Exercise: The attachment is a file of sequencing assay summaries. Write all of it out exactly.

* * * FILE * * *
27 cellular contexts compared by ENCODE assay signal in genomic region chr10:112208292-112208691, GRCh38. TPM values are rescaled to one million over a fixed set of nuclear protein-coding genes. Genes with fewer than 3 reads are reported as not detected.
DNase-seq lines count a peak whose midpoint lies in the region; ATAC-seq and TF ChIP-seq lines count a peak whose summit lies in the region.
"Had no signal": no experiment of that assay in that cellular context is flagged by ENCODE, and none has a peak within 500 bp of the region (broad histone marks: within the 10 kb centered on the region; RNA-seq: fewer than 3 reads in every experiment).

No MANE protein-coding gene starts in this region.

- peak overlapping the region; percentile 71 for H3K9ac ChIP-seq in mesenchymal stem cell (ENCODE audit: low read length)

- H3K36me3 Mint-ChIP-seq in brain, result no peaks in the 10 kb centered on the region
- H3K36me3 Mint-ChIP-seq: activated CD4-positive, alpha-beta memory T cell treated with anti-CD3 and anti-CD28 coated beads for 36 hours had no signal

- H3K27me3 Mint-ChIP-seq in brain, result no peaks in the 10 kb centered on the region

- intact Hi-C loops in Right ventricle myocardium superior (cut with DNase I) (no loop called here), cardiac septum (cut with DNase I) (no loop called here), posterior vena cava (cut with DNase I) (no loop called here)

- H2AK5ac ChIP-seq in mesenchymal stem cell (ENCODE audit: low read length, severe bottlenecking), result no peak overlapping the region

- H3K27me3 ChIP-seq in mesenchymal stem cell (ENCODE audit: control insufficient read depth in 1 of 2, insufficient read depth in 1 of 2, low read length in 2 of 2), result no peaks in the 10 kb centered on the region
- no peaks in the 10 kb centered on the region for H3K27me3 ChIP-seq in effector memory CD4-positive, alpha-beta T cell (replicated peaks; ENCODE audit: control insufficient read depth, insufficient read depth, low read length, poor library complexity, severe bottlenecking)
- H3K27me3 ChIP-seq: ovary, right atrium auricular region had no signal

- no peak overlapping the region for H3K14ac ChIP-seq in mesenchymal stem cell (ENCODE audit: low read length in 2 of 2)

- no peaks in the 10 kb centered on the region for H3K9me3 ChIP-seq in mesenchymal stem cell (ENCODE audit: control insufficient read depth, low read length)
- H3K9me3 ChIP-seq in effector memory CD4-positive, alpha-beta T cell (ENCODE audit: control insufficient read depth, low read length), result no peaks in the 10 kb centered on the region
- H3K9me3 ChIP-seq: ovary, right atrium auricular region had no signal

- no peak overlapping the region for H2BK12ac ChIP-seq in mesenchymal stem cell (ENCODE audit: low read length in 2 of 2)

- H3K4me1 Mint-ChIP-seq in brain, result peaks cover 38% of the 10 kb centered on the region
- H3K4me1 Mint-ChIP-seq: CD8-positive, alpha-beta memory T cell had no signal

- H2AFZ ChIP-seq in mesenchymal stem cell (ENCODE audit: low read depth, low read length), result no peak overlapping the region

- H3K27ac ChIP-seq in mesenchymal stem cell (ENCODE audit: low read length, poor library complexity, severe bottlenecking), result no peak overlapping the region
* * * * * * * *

27 cellular contexts compared by ENCODE assay signal in genomic region chr10:112208292-112208691, GRCh38. TPM values are rescaled to one million over a fixed set of nuclear protein-coding genes. Genes with fewer than 3 reads are reported as not detected.
DNase-seq lines count a peak whose midpoint lies in the region; ATAC-seq and TF ChIP-seq lines count a peak whose summit lies in the region.
"Had no signal": no experiment of that assay in that cellular context is flagged by ENCODE, and none has a peak within 500 bp of the region (broad histone marks: within the 10 kb centered on the region; RNA-seq: fewer than 3 reads in every experiment).

No MANE protein-coding gene starts in this region.

- peak overlapping the region; percentile 71 for H3K9ac ChIP-seq in mesenchymal stem cell (ENCODE audit: low read length)

- H3K36me3 Mint-ChIP-seq in brain, result no peaks in the 10 kb centered on the region
- H3K36me3 Mint-ChIP-seq: activated CD4-positive, alpha-beta memory T cell treated with anti-CD3 and anti-CD28 coated beads for 36 hours had no signal

- H3K27me3 Mint-ChIP-seq in brain, result no peaks in the 10 kb centered on the region

- intact Hi-C loops in Right ventricle myocardium superior (cut with DNase I) (no loop called here), cardiac septum (cut with DNase I) (no loop called here), posterior vena cava (cut with DNase I) (no loop called here)

- H2AK5ac ChIP-seq in mesenchymal stem cell (ENCODE audit: low read length, severe bottlenecking), result no peak overlapping the region

- H3K27me3 ChIP-seq in mesenchymal stem cell (ENCODE audit: control insufficient read depth in 1 of 2, insufficient read depth in 1 of 2, low read length in 2 of 2), result no peaks in the 10 kb centered on the region
- no peaks in the 10 kb centered on the region for H3K27me3 ChIP-seq in effector memory CD4-positive, alpha-beta T cell (replicated peaks; ENCODE audit: control insufficient read depth, insufficient read depth, low read length, poor library complexity, severe bottlenecking)
- H3K27me3 ChIP-seq: ovary, right atrium auricular region had no signal

- no peak overlapping the region for H3K14ac ChIP-seq in mesenchymal stem cell (ENCODE audit: low read length in 2 of 2)

- no peaks in the 10 kb centered on the region for H3K9me3 ChIP-seq in mesenchymal stem cell (ENCODE audit: control insufficient read depth, low read length)
- H3K9me3 ChIP-seq in effector memory CD4-positive, alpha-beta T cell (ENCODE audit: control insufficient read depth, low read length), result no peaks in the 10 kb centered on the region
- H3K9me3 ChIP-seq: ovary, right atrium auricular region had no signal

- no peak overlapping the region for H2BK12ac ChIP-seq in mesenchymal stem cell (ENCODE audit: low read length in 2 of 2)

- H3K4me1 Mint-ChIP-seq in brain, result peaks cover 38% of the 10 kb centered on the region
- H3K4me1 Mint-ChIP-seq: CD8-positive, alpha-beta memory T cell had no signal

- H2AFZ ChIP-seq in mesenchymal stem cell (ENCODE audit: low read depth, low read length), result no peak overlapping the region

- H3K27ac ChIP-seq in mesenchymal stem cell (ENCODE audit: low read length, poor library complexity, severe bottlenecking), result no peak overlapping the region